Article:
If you've got a fairly solid, typical setup (350, Edelbrock Performer intake, Comp XE268 cam, headers, performance carb, etc.), let's look at the cost involved in going from stock #882 heads to Vortecs or TFS heads on your engine:
- Vortec heads - $480/pair
- Intake manifold - $175
- Intake gaskets - $22
- Rocker covers - $15-$60
- Rocker arms - $10-$300
- Valvesprings - $55-$85
- Either +.050" keepers ($35) and umbrella seals ($16) or machine guides ($60) and umbrella seals ($16)
- (Optional but recommended) Machining for screw-in studs ($65), screw-in studs ($29), guideplates ($24)
- Engine gasket set - $22 (FelPro KS2600 - their low-end gasket set)
- Total: $830 (minimum) to $1220 (with everything)
Compare that to swapping to a set of Trick Flow Specialties 23-degree aluminum small-block Chevy heads:
- Heads - $999 (up to 0.480" lift, $100 extra for 0.540" lift)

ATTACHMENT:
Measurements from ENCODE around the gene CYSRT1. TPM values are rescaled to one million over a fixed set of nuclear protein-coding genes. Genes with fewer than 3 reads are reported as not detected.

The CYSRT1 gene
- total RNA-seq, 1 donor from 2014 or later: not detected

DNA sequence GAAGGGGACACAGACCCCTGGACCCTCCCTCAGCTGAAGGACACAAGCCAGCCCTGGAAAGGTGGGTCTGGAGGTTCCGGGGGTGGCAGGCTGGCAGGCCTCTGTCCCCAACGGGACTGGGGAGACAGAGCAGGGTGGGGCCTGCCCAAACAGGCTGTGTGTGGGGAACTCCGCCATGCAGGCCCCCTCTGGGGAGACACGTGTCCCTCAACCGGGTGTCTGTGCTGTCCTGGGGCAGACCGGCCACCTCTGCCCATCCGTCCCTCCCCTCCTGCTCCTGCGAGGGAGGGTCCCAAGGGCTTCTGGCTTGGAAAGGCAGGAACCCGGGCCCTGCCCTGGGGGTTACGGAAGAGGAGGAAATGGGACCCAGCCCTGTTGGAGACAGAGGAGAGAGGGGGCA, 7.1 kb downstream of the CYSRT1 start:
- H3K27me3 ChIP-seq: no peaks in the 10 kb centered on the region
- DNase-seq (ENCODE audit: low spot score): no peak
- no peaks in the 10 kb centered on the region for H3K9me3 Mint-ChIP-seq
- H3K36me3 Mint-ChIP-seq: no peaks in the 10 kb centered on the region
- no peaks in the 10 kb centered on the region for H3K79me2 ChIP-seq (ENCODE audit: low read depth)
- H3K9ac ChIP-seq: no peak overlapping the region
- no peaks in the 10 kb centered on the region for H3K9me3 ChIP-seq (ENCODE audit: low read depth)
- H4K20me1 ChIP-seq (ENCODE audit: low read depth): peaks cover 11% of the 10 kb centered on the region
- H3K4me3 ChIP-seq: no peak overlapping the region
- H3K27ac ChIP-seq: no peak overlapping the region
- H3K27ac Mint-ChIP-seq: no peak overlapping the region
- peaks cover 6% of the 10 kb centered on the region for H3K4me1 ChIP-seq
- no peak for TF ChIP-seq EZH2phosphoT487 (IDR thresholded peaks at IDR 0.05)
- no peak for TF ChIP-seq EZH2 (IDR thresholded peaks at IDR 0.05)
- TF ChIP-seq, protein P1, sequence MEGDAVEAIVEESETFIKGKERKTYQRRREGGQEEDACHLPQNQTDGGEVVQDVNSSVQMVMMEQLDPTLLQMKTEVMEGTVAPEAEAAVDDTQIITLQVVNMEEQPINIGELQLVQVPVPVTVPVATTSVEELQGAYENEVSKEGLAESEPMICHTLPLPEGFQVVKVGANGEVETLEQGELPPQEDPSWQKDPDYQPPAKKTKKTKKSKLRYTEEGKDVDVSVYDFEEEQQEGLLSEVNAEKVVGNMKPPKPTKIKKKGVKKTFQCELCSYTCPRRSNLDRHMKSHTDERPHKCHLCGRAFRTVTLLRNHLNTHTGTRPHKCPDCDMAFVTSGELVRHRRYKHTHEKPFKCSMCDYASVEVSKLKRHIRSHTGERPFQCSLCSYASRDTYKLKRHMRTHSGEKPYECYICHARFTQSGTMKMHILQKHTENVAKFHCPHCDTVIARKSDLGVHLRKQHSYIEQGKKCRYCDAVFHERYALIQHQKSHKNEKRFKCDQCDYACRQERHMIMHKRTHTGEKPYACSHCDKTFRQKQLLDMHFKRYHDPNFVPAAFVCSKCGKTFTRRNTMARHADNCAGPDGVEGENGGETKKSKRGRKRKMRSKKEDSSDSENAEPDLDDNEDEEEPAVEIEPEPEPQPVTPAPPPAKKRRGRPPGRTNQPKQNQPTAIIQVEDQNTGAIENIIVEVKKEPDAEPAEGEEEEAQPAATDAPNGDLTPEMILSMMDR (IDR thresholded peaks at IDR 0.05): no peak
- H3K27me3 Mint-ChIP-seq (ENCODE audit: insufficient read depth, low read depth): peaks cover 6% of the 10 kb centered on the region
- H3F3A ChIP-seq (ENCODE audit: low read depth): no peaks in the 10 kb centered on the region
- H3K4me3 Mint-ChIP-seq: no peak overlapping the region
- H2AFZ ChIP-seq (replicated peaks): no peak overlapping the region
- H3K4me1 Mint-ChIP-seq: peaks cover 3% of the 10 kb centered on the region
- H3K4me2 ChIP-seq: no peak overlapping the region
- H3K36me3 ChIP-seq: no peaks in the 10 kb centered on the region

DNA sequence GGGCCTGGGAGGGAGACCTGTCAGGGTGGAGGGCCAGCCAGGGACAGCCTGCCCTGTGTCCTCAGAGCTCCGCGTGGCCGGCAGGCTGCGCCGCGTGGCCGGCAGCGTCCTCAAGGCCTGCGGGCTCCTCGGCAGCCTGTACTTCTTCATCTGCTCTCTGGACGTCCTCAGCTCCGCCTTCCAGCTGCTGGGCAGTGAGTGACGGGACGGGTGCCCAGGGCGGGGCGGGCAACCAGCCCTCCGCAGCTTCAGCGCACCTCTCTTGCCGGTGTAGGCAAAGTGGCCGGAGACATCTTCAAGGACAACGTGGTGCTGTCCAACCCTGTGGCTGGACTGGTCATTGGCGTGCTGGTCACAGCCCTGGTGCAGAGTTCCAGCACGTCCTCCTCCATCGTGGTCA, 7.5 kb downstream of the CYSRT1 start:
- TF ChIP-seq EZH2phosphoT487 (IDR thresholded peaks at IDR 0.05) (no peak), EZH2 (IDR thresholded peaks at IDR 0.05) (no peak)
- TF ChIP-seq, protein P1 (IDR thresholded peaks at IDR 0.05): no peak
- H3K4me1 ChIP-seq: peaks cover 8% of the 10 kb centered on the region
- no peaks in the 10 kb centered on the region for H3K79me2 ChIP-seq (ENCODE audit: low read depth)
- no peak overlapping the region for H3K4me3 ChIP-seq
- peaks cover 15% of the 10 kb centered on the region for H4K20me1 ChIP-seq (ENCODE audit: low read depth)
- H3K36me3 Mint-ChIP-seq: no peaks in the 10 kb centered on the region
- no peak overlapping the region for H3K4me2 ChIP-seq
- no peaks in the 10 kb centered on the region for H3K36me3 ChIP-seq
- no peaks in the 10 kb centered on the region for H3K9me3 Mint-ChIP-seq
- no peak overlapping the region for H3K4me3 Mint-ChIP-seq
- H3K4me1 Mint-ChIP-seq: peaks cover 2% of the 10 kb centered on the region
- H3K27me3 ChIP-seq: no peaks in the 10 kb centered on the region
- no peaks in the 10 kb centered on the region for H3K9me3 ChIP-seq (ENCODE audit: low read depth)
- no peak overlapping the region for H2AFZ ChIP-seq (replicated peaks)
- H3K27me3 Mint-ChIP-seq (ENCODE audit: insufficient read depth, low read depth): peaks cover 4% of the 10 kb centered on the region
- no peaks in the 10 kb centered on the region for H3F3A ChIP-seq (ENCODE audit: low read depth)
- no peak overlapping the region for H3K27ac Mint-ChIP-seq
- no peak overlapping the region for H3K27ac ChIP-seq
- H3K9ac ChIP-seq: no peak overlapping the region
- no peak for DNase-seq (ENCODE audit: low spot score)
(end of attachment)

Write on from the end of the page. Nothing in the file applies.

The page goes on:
- Engine gasket set - $22 (FelPro KS2600)
- Rocker covers - free-$30 (free means reuse parts you already have)
- Rocker arms - free-$150 (free means reuse parts you already have)
- Valvesprings - free (included with heads, as are guideplates)
- Total: $1021-$1201 ($1121-$1301 for 0.540" lift)
- high-efficiency chamber may give better fuel economy
- durability, reliability, and quality of factory parts is generally great
PORT SIZE: 170
VALVE SIZE: 1.94 / 1.50
FLOW@.100: 70 / 48
FLOW@.200: 139 / 101
FLOW@.300: 190 / 129
FLOW@.400: 227 / 140
FLOW@.500: 239 / 147
- Aluminum saves weight from the front end of the car
- As-delivered they're ready to go with good springs, screw-in studs, guideplates, and can accomodate 0.480" lift (0.540" optional)
- Trick Flows intake flow numbers are very close to those of the Vortecs, exhaust is significantly better
- They can be improved through port work
- Aluminum is much easier (and therefore cheaper) to port than iron
VALVE SIZE: 2.02 / 1.60
FLOW@.100: 65 / 70
FLOW@.200: 133 / 102
FLOW@.300: 188 / 140
FLOW@.400: 226 / 164
FLOW@.500: 250 / 183
If I were to buy something right now, it'd be the Trick Flows. That said, I do miss my Vortecs! I hope you take the information I've given and do further research and make a well-informed decision. Feedback and questions are always welcome, please click the "Contact" links if you'd like to leave some.
Copyright © 2009 Bruce Johnson and Craig Watson